Standing instead of sitting for six hours a day could help people lose weight over the long term, according to a Mayo Clinic study published in the European Journal of Preventive Cardiology.
The study examined whether standing burns more calories than sitting in adults in the first systematic review and meta-analysis (combining data from various studies) to evaluate the difference. The researchers analyzed 46 studies with 1,184 participants. Participants were on average 33 years old; 60 percent were men, and the average weight was 143.3 pounds.
The researchers found that standing burned 0.15 calories per minute more than sitting. By substituting standing for sitting for six hours a day, a 143.3-pound adult would expend an extra 54 calories in six hours. Assuming no increase in food intake, that would equate to 5.5 pounds per year.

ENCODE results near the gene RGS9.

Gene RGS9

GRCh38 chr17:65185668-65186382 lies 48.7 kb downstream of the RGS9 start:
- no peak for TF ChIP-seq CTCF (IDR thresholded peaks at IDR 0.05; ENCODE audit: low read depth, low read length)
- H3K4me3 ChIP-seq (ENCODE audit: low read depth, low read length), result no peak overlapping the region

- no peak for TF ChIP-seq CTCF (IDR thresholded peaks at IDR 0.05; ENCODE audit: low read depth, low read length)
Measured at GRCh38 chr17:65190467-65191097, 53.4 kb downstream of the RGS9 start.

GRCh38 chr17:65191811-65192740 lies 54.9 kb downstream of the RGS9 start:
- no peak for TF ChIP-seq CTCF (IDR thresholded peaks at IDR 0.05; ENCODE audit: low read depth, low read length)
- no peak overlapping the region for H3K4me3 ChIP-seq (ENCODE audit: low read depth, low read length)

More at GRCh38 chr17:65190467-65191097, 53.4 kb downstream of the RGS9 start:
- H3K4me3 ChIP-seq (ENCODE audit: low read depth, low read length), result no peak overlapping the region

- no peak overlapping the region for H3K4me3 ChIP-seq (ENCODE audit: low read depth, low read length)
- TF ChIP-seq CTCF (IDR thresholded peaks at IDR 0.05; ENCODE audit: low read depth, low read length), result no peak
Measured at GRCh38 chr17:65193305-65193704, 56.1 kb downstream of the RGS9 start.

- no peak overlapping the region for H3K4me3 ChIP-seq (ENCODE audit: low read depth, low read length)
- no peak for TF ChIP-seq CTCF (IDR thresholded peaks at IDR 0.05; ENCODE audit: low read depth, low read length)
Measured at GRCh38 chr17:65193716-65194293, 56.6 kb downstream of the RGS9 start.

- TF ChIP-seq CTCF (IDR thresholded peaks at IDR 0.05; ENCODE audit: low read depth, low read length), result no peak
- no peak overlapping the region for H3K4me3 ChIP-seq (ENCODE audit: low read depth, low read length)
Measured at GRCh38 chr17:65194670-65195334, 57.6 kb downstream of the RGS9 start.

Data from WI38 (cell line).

“For the person who sits for 12 hours a day, cutting sitting time to half would give great benefits,” said senior author Dr. Francisco Lopez-Jimenez. The authors acknowledge that more research is needed to show whether there are long-term health implications of standing for long periods.
Non Exercise Activity Thermogenesis (NEAT), a concept developed by Mayo Clinic researchers, focuses on the calories a person burns while doing normal daily activities. “Standing is one of components of NEAT, and the results of our study support this theory,” Lopez-Jimenez said.
The researchers found that calories burned by standing are about twice as high in men as in women. This likely reflects the effect of greater muscle mass in men on the amount of calories burned, because calories burned are proportional to the muscle mass activated while standing, researchers found.